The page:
The Wretch In Frankenstein

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“It’s alive! It’s alive!” When people think of Frankenstein, they usually jump immediately to the scene of creation and think of two things: 1) a big green monster with bolts screwed into his head and 2) Dr. Frankenstein’s exaltation and genuine excitement over creating his perfect masterpiece. However, in Mary Shelley’s novel Frankenstein, the “infamous” scene of creation appears in only one paragraph and Frankenstein feels something more akin to anguish rather than joy. In this way, Mary Shelley exemplifies how creation is actually an act of suffering. In “Creation and the other,” David Attridge utilizes the term idioculture to describe the “embodiment in a single individual of widespread cultural norms and modes of behavior” (Attridge 21).…show more content…
It begins with how Frankenstein and the Wretch are interconnected. Throughout the novel, Shelley paints Frankenstein and his monster as doubles of each other. A concrete way of seeing the connection between Frankenstein and the wretch is their shared interest in creation. The wretch becomes interested in the production and creation of language. In fact, Frankenstein’s god complex appears in the wretch when the wretch refers to speech as “a godlike science, and I [the wretch] ardently desired to become acquainted with it” (Shelley #). In Attridge’s essay, he opines “I am in a way other to myself” (Attridge 25); therefore, it is possible to view the Wretch as the shadow of Frankenstein or the suffering inside of Frankenstein. Towards the end of the novel, Walton rebukes the Wretch for killing Frankenstein, which causes the Wretch to implore “Do you think that I was then dead to agony and remorse?” The Wretch isn’t “other” to the rest of humanity; he shares Frankenstein’s same feelings of regret for his…show more content…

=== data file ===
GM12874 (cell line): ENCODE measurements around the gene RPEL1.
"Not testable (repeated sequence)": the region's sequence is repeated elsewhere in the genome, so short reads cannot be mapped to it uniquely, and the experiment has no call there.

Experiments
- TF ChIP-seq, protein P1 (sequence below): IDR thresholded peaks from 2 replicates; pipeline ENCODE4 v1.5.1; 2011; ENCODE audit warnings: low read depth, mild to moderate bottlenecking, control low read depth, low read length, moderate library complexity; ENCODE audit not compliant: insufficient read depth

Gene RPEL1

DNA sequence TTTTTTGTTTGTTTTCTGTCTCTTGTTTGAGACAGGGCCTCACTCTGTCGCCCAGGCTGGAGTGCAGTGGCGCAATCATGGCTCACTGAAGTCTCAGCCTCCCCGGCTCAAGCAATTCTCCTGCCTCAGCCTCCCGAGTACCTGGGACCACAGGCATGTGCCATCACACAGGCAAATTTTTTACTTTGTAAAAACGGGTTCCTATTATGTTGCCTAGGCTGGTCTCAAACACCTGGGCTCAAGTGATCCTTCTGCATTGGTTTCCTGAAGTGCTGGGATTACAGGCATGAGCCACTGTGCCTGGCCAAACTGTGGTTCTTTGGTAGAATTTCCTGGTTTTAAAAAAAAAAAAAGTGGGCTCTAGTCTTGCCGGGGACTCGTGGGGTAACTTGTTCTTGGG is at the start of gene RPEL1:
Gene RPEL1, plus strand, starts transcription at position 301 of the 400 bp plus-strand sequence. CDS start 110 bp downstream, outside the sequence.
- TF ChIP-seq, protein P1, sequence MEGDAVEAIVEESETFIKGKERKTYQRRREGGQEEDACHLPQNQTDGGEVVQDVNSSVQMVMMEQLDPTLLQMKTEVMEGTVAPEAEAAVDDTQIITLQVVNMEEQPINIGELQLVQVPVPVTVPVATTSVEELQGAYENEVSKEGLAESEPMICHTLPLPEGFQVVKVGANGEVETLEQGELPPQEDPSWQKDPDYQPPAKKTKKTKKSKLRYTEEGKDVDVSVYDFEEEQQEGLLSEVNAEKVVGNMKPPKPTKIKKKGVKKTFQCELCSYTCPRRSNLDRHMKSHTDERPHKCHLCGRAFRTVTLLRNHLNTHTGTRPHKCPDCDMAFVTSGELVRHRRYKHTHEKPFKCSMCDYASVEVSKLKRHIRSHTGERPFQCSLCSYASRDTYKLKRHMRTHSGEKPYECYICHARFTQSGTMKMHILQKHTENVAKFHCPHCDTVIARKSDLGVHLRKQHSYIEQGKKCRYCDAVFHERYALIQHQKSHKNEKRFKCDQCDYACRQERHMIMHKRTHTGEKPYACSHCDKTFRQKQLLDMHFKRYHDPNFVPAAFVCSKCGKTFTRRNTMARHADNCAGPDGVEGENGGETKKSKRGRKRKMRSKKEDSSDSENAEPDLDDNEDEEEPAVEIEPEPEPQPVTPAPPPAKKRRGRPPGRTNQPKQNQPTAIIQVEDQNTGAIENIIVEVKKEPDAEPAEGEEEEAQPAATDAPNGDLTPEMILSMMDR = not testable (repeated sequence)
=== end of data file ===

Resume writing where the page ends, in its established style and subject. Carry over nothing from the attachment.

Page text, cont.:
In Frankenstein, Mary Shelley utilizes her protagonist’s agony over his “failed” creation––what Attridge would call the “act” of creation–– and the suffering he engenders in his creation through the rejection of it––what Attridge would call the “event” of creation––to illuminate how the creation derived from suffering arises not from the failure to create something beautiful, but from our recognition of our own ugliness, our own shadow, our own suffering in what we
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